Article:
4.4 Image interpolation and contrast adjustment
The CMOS sensor in the optical mouse has a fixed lens; thus, the function of optical zoom is not available to magnify the light before it reaches the digital sensor. To increase the sensitivity of displacement sensing, the image interpolation that achieved the most accurate approximation of a pixel’s intensity according to the values of surrounding pixels was adopted. The problem of image distortion induced by interpolation can be minimized assuming that no image rotation is involved. Other concerns are that the contrast may decrease and halos may appear after interpolation; however, the image quality can be considerably improved using a suitable interpolation algorithm combined with contrast adjustment. In this study, bicubic interpolation involving the closest 4 × 4 neighborhood of known pixels was adopted. The image acquired by the CMOS sensor was interpolated three times. First, a pixel was interpolated into four small subpixels to halve the pixel size (i.e., close to 15 mm). Subsequently, each subpixel was continuously interpolated into nine smaller subpixels with a size of 5 mm each. Finally, each 5-mm subpixel was interpolated into 25 considerably smaller subpixels to reduce the final pixel size to approximately 1 mm.
Starting from an image consisting of 30 × 30 pixels with an original pixel size close to 30 mm, images were enlarged and interpolated using bicubic interpolations. The final images comprised 900 × 900 subpixels, with a subpixel size close to 1 mm, after three consecutive bicubic interpolations, namely double, triple, and then quintuple interpolation, as illustrated in the top panel of Fig. 5a. However, the contrast of the resulting images after three consecutive bicubic interpolations became extremely poor. A solution to this problem is provided in the following section.
The speckle pattern was designed to be chess-like and either in black or white. An image with favorable contrast increases the image discrimination and the resulting displacement calculated using DIC. To increase the image contrast, the values of the input image intensity were intentionally manipulated pixel by pixel to not only saturate them at low and high intensities for bipolarization but also to reduce the intensity uncertainty caused by diffraction.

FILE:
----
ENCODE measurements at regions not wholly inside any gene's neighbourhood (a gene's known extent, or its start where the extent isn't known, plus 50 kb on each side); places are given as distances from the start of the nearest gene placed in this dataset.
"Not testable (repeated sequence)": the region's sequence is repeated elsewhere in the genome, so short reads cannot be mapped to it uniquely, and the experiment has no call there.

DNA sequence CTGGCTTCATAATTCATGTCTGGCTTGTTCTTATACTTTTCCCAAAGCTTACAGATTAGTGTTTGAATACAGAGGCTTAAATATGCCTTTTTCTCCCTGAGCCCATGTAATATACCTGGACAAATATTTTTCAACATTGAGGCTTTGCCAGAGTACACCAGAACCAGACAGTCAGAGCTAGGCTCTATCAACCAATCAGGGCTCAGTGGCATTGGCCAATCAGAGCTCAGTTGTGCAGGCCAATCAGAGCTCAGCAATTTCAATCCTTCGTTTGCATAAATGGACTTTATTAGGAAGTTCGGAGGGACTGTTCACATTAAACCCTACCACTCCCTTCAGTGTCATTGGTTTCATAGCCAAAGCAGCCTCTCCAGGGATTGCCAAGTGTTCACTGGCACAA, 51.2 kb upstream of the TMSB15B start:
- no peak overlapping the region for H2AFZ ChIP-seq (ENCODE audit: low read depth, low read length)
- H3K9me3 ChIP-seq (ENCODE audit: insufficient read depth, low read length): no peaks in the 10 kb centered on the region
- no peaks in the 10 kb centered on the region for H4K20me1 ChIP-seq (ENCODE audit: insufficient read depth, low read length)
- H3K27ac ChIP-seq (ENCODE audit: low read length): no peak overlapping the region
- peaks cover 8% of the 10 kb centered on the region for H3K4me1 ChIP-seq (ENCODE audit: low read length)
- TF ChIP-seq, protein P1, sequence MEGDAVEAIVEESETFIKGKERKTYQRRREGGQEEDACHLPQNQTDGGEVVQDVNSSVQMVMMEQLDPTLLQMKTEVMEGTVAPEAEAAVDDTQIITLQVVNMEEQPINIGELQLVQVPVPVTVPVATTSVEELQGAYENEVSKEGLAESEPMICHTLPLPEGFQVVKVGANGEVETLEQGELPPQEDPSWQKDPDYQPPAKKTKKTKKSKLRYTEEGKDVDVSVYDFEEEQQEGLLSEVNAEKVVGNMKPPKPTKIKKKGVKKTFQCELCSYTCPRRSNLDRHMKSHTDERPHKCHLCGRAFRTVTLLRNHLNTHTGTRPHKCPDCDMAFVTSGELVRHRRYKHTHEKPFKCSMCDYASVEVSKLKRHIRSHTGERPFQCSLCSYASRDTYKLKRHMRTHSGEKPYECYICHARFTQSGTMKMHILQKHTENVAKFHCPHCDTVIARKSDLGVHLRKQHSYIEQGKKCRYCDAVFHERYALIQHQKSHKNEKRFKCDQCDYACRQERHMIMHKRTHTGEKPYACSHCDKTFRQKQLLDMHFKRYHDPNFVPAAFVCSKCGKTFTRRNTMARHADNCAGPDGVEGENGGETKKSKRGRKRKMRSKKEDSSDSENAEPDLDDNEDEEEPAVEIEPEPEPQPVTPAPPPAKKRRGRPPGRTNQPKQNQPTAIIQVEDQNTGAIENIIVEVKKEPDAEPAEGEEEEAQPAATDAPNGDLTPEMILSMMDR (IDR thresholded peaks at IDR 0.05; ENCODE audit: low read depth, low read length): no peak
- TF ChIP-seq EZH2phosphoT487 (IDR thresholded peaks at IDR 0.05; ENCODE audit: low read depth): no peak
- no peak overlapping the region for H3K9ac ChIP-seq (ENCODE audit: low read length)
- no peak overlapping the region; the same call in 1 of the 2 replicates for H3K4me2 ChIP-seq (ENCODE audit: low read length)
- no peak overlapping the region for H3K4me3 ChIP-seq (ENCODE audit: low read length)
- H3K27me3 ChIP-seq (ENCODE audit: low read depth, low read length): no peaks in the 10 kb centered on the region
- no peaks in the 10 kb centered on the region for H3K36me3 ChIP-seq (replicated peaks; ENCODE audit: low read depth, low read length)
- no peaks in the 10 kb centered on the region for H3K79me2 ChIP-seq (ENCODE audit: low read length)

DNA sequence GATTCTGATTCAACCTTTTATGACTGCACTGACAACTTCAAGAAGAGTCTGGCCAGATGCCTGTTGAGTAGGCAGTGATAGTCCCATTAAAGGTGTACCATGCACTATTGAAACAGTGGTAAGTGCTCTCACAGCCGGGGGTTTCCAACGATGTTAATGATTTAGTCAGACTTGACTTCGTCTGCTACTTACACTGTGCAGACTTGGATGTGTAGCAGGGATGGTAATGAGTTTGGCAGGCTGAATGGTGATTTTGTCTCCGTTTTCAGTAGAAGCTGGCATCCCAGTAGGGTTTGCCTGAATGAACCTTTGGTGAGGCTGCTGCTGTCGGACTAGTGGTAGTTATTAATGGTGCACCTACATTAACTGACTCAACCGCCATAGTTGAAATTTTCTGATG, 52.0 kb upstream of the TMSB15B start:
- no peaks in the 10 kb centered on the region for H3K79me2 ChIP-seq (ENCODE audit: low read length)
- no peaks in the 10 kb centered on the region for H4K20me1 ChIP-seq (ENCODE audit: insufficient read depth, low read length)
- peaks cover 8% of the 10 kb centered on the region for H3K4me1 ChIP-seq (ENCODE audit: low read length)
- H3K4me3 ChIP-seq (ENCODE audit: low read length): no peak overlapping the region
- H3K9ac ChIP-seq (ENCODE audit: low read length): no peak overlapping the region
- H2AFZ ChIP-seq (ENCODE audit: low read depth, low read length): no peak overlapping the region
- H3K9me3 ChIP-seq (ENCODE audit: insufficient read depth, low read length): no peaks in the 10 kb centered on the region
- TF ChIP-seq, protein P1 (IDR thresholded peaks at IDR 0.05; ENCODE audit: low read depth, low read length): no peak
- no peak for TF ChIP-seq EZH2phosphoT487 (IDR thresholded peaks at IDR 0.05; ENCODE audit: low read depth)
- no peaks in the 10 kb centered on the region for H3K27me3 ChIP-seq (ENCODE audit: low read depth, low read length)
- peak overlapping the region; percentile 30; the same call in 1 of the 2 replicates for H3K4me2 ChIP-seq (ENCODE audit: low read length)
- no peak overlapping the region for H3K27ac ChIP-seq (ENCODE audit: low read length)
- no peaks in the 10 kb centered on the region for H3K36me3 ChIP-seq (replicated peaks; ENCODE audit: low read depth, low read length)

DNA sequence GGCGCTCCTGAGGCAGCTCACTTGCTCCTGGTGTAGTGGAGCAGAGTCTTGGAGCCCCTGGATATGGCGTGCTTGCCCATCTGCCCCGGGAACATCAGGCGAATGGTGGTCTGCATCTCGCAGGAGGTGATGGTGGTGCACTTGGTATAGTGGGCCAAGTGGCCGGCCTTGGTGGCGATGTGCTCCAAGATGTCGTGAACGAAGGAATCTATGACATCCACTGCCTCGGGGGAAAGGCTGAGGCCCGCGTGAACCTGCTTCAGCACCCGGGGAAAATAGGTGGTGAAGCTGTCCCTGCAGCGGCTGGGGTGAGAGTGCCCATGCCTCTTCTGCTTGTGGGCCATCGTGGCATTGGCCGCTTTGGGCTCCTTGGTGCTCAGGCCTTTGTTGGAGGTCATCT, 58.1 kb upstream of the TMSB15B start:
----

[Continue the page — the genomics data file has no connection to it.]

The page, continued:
Fig. 5a illustrates graphs of the output gray level versus the input gray level. A change in contrast is indicated by a change in the slope of the line denoted by the gamma value. With a gamma value of more than 1, a dark pixel with a low intensity becomes even darker, whereas a pixel with a high intensity changes to become considerably whiter. Thus, an image with an extremely narrow low contrast with a gray level of 30–60, as indicated in the far left diagram, can be mapped to a gray level ranging from 5 to 200 to become a higher-contrast image, as shown in the rightmost diagram in Fig. 5a (three consecutive gamma adjustments). Fig. 5b reveals the change in grayscale distribution before and after each contrast adjustment, where the vertical axis represents the total pixels in percentage. The pixel intensity distribution indicated by the dash-dot line becomes more bipolarizing after three consecutive adjustments compared with the original pixel intensity distribution represented by the solid line. Contrast adjustment was conducted once after each image interpolation, as illustrated in the top panel of Fig. 5a. Three adjustments with gamma values of 1.2, 1.5, and 1.7, respectively, were conducted in this study.
After thorough image interpolation, contrast bipolarization, and edge detection, the resulting image had higher sharpness, which increased the sensitivity in sensing the displacement through DIC.